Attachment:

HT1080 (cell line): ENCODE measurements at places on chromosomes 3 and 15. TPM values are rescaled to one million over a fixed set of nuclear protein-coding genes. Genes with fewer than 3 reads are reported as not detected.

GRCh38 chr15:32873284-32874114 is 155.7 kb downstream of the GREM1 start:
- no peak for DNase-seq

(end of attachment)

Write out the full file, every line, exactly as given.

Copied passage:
HT1080 (cell line): ENCODE measurements at places on chromosomes 3 and 15. TPM values are rescaled to one million over a fixed set of nuclear protein-coding genes. Genes with fewer than 3 reads are reported as not detected.

GRCh38 chr15:32873284-32874114 is 155.7 kb downstream of the GREM1 start:
- no peak for DNase-seq